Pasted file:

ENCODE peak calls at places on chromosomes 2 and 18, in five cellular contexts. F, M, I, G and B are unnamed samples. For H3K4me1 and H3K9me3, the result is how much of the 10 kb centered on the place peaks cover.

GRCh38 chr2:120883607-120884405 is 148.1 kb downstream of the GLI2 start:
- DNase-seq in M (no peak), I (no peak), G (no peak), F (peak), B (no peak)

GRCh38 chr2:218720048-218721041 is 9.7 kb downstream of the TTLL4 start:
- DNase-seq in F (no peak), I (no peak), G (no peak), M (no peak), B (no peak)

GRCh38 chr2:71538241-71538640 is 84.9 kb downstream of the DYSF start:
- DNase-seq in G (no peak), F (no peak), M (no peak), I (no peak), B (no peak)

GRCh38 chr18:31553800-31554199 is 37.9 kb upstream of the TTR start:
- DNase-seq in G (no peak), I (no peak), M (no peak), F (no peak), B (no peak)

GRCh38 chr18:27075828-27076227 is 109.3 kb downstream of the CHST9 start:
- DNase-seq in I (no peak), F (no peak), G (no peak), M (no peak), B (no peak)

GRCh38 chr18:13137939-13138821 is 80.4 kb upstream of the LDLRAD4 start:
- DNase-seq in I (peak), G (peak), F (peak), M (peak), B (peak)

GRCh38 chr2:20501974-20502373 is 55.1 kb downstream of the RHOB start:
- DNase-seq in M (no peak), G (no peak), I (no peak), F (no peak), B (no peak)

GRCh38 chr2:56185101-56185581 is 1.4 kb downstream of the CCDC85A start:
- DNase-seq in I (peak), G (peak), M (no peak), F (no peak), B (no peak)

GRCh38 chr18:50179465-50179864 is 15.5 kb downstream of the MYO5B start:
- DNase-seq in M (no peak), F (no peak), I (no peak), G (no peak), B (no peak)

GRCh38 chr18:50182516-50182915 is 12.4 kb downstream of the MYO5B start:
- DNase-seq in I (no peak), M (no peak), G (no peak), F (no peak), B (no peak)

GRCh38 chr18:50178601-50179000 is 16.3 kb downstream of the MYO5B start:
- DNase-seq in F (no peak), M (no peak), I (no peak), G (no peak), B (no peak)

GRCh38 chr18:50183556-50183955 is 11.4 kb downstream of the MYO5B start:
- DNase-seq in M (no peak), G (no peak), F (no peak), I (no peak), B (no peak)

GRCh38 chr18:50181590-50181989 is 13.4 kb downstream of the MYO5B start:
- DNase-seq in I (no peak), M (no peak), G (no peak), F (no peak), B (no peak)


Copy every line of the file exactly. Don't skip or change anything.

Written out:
ENCODE peak calls at places on chromosomes 2 and 18, in five cellular contexts. F, M, I, G and B are unnamed samples. For H3K4me1 and H3K9me3, the result is how much of the 10 kb centered on the place peaks cover.

GRCh38 chr2:120883607-120884405 is 148.1 kb downstream of the GLI2 start:
- DNase-seq in M (no peak), I (no peak), G (no peak), F (peak), B (no peak)

GRCh38 chr2:218720048-218721041 is 9.7 kb downstream of the TTLL4 start:
- DNase-seq in F (no peak), I (no peak), G (no peak), M (no peak), B (no peak)

GRCh38 chr2:71538241-71538640 is 84.9 kb downstream of the DYSF start:
- DNase-seq in G (no peak), F (no peak), M (no peak), I (no peak), B (no peak)

GRCh38 chr18:31553800-31554199 is 37.9 kb upstream of the TTR start:
- DNase-seq in G (no peak), I (no peak), M (no peak), F (no peak), B (no peak)

GRCh38 chr18:27075828-27076227 is 109.3 kb downstream of the CHST9 start:
- DNase-seq in I (no peak), F (no peak), G (no peak), M (no peak), B (no peak)

GRCh38 chr18:13137939-13138821 is 80.4 kb upstream of the LDLRAD4 start:
- DNase-seq in I (peak), G (peak), F (peak), M (peak), B (peak)

GRCh38 chr2:20501974-20502373 is 55.1 kb downstream of the RHOB start:
- DNase-seq in M (no peak), G (no peak), I (no peak), F (no peak), B (no peak)

GRCh38 chr2:56185101-56185581 is 1.4 kb downstream of the CCDC85A start:
- DNase-seq in I (peak), G (peak), M (no peak), F (no peak), B (no peak)

GRCh38 chr18:50179465-50179864 is 15.5 kb downstream of the MYO5B start:
- DNase-seq in M (no peak), F (no peak), I (no peak), G (no peak), B (no peak)

GRCh38 chr18:50182516-50182915 is 12.4 kb downstream of the MYO5B start:
- DNase-seq in I (no peak), M (no peak), G (no peak), F (no peak), B (no peak)

GRCh38 chr18:50178601-50179000 is 16.3 kb downstream of the MYO5B start:
- DNase-seq in F (no peak), M (no peak), I (no peak), G (no peak), B (no peak)

GRCh38 chr18:50183556-50183955 is 11.4 kb downstream of the MYO5B start:
- DNase-seq in M (no peak), G (no peak), F (no peak), I (no peak), B (no peak)

GRCh38 chr18:50181590-50181989 is 13.4 kb downstream of the MYO5B start:
- DNase-seq in I (no peak), M (no peak), G (no peak), F (no peak), B (no peak)